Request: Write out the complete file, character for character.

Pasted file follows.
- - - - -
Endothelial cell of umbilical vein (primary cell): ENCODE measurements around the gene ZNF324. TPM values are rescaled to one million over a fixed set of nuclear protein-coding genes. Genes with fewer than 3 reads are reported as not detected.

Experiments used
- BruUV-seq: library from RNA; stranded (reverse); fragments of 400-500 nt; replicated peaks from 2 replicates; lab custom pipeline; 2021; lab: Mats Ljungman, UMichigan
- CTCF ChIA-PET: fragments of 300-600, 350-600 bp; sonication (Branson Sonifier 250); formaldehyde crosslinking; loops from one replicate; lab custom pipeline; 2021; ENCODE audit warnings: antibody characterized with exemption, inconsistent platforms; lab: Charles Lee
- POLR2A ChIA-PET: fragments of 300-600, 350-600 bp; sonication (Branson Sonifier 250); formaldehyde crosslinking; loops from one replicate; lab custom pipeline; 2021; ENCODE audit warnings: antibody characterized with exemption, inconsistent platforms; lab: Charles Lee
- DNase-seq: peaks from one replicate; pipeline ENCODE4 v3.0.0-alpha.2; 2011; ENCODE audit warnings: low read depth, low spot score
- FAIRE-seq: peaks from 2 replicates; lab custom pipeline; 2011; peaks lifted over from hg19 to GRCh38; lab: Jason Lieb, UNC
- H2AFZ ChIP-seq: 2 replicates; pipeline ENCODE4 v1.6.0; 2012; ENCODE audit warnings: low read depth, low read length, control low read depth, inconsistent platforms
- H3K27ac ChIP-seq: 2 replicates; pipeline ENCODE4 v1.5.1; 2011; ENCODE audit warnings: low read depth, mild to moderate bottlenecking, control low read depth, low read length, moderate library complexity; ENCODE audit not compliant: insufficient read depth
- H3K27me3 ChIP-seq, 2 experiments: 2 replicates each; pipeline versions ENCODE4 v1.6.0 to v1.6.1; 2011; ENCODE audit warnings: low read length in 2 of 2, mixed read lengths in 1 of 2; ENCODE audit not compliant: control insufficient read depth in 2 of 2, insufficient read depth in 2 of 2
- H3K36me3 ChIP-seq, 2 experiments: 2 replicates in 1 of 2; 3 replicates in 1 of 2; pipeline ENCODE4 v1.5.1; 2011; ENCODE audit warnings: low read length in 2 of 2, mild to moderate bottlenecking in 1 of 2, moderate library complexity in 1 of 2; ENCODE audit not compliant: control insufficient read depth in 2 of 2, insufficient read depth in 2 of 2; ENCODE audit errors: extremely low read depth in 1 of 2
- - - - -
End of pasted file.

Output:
Endothelial cell of umbilical vein (primary cell): ENCODE measurements around the gene ZNF324. TPM values are rescaled to one million over a fixed set of nuclear protein-coding genes. Genes with fewer than 3 reads are reported as not detected.

Experiments used
- BruUV-seq: library from RNA; stranded (reverse); fragments of 400-500 nt; replicated peaks from 2 replicates; lab custom pipeline; 2021; lab: Mats Ljungman, UMichigan
- CTCF ChIA-PET: fragments of 300-600, 350-600 bp; sonication (Branson Sonifier 250); formaldehyde crosslinking; loops from one replicate; lab custom pipeline; 2021; ENCODE audit warnings: antibody characterized with exemption, inconsistent platforms; lab: Charles Lee
- POLR2A ChIA-PET: fragments of 300-600, 350-600 bp; sonication (Branson Sonifier 250); formaldehyde crosslinking; loops from one replicate; lab custom pipeline; 2021; ENCODE audit warnings: antibody characterized with exemption, inconsistent platforms; lab: Charles Lee
- DNase-seq: peaks from one replicate; pipeline ENCODE4 v3.0.0-alpha.2; 2011; ENCODE audit warnings: low read depth, low spot score
- FAIRE-seq: peaks from 2 replicates; lab custom pipeline; 2011; peaks lifted over from hg19 to GRCh38; lab: Jason Lieb, UNC
- H2AFZ ChIP-seq: 2 replicates; pipeline ENCODE4 v1.6.0; 2012; ENCODE audit warnings: low read depth, low read length, control low read depth, inconsistent platforms
- H3K27ac ChIP-seq: 2 replicates; pipeline ENCODE4 v1.5.1; 2011; ENCODE audit warnings: low read depth, mild to moderate bottlenecking, control low read depth, low read length, moderate library complexity; ENCODE audit not compliant: insufficient read depth
- H3K27me3 ChIP-seq, 2 experiments: 2 replicates each; pipeline versions ENCODE4 v1.6.0 to v1.6.1; 2011; ENCODE audit warnings: low read length in 2 of 2, mixed read lengths in 1 of 2; ENCODE audit not compliant: control insufficient read depth in 2 of 2, insufficient read depth in 2 of 2
- H3K36me3 ChIP-seq, 2 experiments: 2 replicates in 1 of 2; 3 replicates in 1 of 2; pipeline ENCODE4 v1.5.1; 2011; ENCODE audit warnings: low read length in 2 of 2, mild to moderate bottlenecking in 1 of 2, moderate library complexity in 1 of 2; ENCODE audit not compliant: control insufficient read depth in 2 of 2, insufficient read depth in 2 of 2; ENCODE audit errors: extremely low read depth in 1 of 2